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Editor—Posterior ischaemic optic neuropathy (PION), which is a diagnosis of exclusion, has been associated with a variety of vascular diseases such as giant cell arteritis, systemic lupus erythematosus, atherosclerosis, polyarteritis nodosa, hypotension, and rarely acute occlusion of the internal carotid artery.1 We present a patient with monocular PION resulting from ipsilateral internal carotid artery dissection.
A 55-year-old man presented to our neuro-ophthalmology unit with blindness in the right eye, which he had noticed on awakening 3 days ago. His past medical history showed a 5 year history of hypertension and 3 year history of diabetes mellitus with poor control. He had a 1 month history of right frontal headache occasionally associated with blurred vision in the right eye. On examination, visual acuity was no light perception in the right eye, 20/20 in the left eye, and a right afferent pupillary defect was present. Extraocular motility was full in each eye. The slit-lamp examination was unremarkable. Dilated fundus examination showed a depigmentation patch in the pupillomacular bundle in the right eye, normal retinal vessels, and healthy appearing optic discs on both eyes. Fluorescein angiogram examination showed normal circulation time of retinal vessels in both eyes (Fig 1). The Humphrey visual field examination of the left eye was normal. Orbit computed tomography did not show a swollen optic nerve or any abnormality. Right carotid angiography revealed a string sign suggestive of internal carotid artery dissection 3 cm above the bifurcation (Fig 2). Anticoagulant treatment was started but was unsuccessful. Evidence of retinal ischaemia was not seen in the follow up period although by 6 weeks the optic disc had been pale. One month after the episode, he developed proptosis, ocular motility limitation, and conjunctival congeston in the right eye. There was a subjective bruit in the right retrobulbar area.
Repeated carotid angiography showed a dural-cavernous arteriovenous shunt in the right cavernous sinus, which was caused by external carotid arteries of both side. Neuroradiological intervention with embolisation was done. Four weeks later, the ocular symptoms disappeared but he is still blind in the right eye.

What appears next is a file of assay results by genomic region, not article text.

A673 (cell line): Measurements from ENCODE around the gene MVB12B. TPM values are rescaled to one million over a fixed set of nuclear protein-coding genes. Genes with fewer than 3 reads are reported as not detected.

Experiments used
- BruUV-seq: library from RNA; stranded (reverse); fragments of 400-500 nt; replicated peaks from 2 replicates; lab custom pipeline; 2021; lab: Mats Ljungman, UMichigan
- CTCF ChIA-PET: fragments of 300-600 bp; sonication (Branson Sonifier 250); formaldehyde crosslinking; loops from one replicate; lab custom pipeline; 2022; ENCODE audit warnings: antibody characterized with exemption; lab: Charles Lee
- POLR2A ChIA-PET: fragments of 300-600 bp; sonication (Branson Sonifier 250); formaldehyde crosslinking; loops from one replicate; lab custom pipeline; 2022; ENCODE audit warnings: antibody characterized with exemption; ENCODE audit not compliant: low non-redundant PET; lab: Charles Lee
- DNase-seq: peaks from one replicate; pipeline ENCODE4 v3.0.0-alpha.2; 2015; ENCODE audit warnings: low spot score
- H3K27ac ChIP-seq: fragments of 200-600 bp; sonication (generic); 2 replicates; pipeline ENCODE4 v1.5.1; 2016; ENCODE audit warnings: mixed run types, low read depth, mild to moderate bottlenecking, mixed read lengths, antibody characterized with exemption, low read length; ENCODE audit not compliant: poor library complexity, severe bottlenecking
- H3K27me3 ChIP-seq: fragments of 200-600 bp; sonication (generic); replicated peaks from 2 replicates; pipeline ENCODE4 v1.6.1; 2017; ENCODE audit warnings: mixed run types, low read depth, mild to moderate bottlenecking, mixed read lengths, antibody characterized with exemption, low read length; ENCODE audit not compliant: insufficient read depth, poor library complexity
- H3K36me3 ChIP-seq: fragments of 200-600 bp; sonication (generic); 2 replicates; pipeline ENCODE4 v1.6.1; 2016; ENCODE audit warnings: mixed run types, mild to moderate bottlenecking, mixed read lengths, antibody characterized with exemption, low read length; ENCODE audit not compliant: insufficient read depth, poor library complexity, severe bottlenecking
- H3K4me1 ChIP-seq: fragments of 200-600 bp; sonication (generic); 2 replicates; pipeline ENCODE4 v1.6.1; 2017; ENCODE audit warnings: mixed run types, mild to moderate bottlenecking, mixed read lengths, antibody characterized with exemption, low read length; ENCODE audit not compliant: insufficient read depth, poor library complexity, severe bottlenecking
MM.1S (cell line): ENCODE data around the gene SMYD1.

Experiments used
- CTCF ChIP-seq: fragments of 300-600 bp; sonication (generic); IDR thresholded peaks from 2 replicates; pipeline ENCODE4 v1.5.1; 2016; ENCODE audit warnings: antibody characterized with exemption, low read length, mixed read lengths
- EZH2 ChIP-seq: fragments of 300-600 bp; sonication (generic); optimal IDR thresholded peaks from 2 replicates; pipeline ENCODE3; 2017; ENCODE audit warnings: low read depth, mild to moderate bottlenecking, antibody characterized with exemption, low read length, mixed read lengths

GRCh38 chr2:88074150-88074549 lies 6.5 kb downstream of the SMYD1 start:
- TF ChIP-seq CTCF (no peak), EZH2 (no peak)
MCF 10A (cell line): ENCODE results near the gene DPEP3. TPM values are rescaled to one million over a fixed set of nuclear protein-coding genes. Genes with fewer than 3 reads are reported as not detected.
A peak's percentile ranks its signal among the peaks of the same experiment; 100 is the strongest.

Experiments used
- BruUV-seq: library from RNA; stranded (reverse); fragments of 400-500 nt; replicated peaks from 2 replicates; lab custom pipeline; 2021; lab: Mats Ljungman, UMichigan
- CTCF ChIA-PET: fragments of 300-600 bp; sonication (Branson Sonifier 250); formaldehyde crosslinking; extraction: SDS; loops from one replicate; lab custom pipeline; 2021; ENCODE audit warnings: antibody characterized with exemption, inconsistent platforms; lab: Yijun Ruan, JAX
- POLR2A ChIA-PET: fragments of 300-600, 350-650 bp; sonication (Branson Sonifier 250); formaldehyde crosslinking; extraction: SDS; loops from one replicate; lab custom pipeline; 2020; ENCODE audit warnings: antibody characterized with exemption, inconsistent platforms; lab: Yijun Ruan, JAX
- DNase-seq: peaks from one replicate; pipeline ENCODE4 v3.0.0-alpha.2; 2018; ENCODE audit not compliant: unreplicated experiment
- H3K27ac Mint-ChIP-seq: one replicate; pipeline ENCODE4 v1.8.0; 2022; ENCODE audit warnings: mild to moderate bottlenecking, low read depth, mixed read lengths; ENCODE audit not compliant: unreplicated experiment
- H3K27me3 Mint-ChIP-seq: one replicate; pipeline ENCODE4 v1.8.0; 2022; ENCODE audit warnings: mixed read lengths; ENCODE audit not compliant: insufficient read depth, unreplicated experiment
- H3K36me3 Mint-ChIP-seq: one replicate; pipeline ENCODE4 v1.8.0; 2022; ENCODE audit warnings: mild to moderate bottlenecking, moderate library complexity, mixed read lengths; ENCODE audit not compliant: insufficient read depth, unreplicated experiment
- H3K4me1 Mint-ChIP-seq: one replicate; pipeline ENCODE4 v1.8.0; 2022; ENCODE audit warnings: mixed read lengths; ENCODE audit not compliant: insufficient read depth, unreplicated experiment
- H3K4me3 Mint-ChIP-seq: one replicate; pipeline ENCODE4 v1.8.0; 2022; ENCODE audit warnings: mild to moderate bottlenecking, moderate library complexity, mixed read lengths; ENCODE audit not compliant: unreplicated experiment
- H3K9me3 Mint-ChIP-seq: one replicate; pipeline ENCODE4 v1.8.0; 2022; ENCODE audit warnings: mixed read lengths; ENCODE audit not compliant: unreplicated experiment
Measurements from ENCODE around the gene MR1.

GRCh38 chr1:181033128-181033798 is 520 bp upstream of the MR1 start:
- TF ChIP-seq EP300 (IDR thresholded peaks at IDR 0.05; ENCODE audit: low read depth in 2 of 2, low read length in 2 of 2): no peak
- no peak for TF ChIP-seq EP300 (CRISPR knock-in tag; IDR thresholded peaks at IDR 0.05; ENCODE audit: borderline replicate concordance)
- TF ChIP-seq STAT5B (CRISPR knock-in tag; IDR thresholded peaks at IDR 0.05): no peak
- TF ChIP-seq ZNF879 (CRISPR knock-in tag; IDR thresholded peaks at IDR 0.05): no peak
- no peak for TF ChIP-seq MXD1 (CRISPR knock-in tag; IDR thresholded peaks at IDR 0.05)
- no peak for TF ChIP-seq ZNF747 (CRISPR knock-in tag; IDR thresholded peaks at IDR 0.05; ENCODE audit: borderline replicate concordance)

The reported ophthalmic manifestations of carotid dissection include postganglionic oculosympathetic paralysis,2 3 transient monocular blindness,2 3 homonymous visual field defect,3 ocular ischaemic syndrome,4 6th nerve palsy,5 and transient cilio-retinal artery occlusion.6 Internal carotid artery dissection with subsequent extension of the dissection, or attendant thrombus across into the ipsilateral ophthalmic artery or embolism explains the patients with central retinal artery occlusion reported by Newmanet al.7 The only case with PION caused by traumatic carotid artery dissection was reported by Rivkin et al. They postulated that the occlusion of internal carotid perforators to the intracranial portion of the optic nerve with preservation of the circulation subserving the anterior optic nerve and retina explained the mechanism of monocular sudden blindness with normal looking fundi in their patient.8
As our patient had a normal ocular fluorescein angiogram, normal extraocular motility, and normal optic nerve shown by computed tomography, we believed the circulation of the ophthalmic artery was normal in the initial stage of vision loss. The lesion site should be more proximal to branches of the internal carotid artery. Unfortunately, we cannot prove this by the cerebral arteriogram.
The optic nerve head receives its blood supply from the central retinal artery and the posterior ciliary artery, both arteries are branches of the ophthalmic artery. The intraorbital and intracanalicular portions of the optic nerve also receive their blood supply from the ophthalmic artery via pial capillaries.9 The intracranial portion of the optic nerve, however, derives most of its blood supply from anterior cerebral, anterior communicating branches, and internal carotid artery perforators.10 Infarction of this portion of the optic nerve may cause monocular blindness yet preserve the ophthalmic, retinal, and ciliary circulation, as shown in our patient. We are not sure whether the subsequent development of ipsilateral dural-cavernous fistula is related to the occlusion of internal carotid perforators to the intracranial portion of the optic nerve or just a coincident episode.
PION causes no particular changes in the optic disc at the initial stage. It may be accompanied by retrobulbar pain, making it hard to differentiate from retrobulbar optic neuritis. Isayama et al had reported 14 cases of PION and proposed the detail criteria in clinical diagnosis of PION.11 Most of their cases were over 50 years of age and always associated with systemic disease such as hypertension, diabetes mellitus, hyperlipidaemia, and hypotension, etc. Demonstration of abnormal haemodynamics in the posterior portion of the optic nerve by carotid angiography and fluorescein fundus angiography may help us establish the diagnosis.
We think our patient provides another example of spontaneous internal carotid artery dissection presenting as isolated PION. As the visual field in the left eye and fluorescein angiography in both eyes were normal, the probable mechanism was occlusion of the ipsilateral internal carotid perforators to the intracranial portion of the optic nerve with preservation of the circulation of ophthalmic artery subsurving the anterior optic nerve and retina.
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